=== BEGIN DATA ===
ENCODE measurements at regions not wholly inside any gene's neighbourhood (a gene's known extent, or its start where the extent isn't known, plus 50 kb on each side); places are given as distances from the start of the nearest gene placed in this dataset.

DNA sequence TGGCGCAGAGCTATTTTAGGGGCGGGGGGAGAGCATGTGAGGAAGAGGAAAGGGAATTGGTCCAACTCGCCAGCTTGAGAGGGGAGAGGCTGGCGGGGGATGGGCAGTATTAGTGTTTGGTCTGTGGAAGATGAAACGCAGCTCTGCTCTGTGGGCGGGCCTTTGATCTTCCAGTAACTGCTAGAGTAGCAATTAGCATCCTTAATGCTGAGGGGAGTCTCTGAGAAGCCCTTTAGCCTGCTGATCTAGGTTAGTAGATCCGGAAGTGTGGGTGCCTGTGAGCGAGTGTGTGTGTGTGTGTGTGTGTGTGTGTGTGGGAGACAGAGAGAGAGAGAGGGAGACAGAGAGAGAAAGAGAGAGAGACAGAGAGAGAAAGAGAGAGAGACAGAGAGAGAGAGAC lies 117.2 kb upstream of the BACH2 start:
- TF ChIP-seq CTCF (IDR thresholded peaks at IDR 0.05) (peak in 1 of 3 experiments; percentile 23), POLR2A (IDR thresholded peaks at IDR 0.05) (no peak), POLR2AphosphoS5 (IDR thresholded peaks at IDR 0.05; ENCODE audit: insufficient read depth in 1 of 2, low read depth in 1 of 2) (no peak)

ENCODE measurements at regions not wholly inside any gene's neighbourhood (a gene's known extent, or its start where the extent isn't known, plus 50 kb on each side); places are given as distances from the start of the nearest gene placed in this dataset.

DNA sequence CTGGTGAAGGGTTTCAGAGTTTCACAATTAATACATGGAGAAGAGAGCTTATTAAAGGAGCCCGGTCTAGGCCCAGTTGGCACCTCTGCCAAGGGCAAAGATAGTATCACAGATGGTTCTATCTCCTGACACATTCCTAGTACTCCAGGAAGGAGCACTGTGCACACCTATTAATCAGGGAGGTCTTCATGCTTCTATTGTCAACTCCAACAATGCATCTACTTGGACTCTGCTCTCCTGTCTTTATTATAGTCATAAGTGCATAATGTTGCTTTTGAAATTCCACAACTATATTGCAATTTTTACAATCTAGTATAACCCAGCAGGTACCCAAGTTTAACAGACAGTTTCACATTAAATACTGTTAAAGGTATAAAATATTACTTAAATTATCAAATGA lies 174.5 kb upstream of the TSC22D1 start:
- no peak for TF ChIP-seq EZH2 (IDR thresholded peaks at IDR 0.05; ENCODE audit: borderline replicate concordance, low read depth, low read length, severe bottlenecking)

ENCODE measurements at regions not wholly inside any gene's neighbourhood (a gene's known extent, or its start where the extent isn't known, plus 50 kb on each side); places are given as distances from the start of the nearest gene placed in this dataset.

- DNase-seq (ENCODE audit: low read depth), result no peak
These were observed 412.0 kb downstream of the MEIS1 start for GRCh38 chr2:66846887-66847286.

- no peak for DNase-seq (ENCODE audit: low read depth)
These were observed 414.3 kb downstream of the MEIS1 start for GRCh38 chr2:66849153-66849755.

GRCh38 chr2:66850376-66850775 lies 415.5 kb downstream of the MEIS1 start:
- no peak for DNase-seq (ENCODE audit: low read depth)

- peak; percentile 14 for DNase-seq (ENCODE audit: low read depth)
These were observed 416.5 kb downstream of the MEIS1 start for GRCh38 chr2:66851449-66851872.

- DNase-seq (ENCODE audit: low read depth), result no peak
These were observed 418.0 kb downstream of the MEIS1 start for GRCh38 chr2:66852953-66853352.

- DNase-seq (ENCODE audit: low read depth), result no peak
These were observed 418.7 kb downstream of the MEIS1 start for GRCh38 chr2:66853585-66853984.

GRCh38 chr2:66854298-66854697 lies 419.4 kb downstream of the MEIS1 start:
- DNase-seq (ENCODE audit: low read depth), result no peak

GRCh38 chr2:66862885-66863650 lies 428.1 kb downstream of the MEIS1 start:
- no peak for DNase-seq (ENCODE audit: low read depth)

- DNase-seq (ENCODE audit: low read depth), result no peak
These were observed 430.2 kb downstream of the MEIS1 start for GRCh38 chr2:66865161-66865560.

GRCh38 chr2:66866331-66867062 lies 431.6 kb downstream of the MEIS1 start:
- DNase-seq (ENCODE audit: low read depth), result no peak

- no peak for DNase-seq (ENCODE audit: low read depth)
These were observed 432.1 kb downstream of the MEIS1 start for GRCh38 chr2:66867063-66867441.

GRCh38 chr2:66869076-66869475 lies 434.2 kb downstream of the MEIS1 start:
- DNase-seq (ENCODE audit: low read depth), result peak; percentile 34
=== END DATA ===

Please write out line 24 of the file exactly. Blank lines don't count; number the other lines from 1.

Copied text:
- DNase-seq (ENCODE audit: low read depth), result no peak